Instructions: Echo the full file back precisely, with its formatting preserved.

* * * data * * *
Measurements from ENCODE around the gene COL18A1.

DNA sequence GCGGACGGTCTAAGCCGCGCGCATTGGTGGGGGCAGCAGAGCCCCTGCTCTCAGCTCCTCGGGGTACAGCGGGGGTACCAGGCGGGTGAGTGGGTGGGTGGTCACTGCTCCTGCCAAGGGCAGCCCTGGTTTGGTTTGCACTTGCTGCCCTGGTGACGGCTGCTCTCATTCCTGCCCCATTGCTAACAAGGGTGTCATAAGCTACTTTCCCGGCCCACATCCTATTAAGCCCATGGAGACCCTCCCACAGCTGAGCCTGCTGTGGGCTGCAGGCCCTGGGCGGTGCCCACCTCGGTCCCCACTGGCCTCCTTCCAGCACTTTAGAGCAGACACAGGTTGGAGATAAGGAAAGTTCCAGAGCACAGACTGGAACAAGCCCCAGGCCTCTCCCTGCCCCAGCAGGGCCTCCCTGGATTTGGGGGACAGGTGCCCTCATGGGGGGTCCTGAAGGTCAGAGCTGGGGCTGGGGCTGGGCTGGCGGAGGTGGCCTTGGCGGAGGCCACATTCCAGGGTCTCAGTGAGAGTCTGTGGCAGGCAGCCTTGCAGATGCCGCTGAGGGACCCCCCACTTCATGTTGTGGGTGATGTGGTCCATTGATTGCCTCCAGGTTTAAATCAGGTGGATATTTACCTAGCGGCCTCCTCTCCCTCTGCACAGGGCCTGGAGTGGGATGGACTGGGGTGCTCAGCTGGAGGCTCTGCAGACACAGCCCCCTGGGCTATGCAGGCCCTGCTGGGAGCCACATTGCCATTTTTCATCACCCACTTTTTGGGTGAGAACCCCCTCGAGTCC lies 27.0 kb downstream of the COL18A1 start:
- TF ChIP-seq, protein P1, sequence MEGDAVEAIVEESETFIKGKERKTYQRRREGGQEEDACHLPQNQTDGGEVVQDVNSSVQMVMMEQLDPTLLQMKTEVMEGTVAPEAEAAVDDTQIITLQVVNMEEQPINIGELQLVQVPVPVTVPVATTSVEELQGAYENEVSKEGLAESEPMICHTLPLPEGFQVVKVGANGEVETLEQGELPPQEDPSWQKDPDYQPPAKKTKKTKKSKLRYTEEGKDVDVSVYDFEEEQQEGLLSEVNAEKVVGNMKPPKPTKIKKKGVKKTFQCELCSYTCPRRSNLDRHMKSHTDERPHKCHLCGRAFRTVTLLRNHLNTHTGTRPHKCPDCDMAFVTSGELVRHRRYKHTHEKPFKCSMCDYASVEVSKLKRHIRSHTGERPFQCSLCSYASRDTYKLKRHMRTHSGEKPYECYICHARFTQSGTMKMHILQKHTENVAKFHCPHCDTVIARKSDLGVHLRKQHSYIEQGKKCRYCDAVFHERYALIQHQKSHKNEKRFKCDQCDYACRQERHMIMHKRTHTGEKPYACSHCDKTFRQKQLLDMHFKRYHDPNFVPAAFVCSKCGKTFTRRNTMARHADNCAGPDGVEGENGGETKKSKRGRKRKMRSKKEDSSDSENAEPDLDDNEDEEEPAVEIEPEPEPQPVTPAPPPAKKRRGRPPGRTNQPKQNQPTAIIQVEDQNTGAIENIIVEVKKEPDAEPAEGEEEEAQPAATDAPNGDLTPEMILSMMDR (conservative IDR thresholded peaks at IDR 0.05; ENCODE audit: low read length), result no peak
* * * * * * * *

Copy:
Measurements from ENCODE around the gene COL18A1.

DNA sequence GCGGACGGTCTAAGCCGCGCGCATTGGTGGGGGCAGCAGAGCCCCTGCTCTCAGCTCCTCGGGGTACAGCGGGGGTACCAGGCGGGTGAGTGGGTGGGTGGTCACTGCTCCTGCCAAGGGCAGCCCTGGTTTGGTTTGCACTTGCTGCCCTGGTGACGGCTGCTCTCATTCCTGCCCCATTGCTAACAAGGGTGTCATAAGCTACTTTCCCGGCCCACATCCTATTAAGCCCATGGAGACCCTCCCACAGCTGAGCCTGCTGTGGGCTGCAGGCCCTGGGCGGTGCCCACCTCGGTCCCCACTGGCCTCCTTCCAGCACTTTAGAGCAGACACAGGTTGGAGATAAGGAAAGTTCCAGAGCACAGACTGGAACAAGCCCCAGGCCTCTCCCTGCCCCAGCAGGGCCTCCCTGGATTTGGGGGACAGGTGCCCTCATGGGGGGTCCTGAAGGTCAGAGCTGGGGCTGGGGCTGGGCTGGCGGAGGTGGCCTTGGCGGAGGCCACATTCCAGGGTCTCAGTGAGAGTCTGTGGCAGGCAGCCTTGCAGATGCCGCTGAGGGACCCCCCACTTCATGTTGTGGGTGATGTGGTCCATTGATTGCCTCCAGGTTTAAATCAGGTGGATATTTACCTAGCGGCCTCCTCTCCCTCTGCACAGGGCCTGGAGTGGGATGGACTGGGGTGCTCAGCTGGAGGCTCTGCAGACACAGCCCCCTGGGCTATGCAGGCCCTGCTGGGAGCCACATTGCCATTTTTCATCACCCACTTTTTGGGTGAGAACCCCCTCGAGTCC lies 27.0 kb downstream of the COL18A1 start:
- TF ChIP-seq, protein P1, sequence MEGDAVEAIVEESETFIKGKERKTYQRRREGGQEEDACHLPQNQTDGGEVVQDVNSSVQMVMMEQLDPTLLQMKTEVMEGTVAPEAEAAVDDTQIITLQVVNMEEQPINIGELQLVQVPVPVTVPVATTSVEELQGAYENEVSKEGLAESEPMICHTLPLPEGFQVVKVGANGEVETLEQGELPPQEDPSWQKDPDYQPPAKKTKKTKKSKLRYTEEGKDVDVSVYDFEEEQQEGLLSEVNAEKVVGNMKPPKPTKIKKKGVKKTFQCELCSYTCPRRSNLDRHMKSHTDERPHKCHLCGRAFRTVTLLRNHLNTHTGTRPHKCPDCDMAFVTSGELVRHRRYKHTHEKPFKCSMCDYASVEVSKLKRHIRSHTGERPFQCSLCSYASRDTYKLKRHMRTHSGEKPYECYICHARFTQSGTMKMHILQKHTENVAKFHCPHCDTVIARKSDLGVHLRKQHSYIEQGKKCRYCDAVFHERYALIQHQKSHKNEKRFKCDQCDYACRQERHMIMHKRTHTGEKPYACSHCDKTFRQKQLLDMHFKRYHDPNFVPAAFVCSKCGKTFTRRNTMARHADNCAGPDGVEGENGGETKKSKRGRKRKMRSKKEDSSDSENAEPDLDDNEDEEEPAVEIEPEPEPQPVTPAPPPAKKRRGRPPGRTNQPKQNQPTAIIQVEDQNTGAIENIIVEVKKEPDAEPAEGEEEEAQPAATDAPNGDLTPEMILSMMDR (conservative IDR thresholded peaks at IDR 0.05; ENCODE audit: low read length), result no peak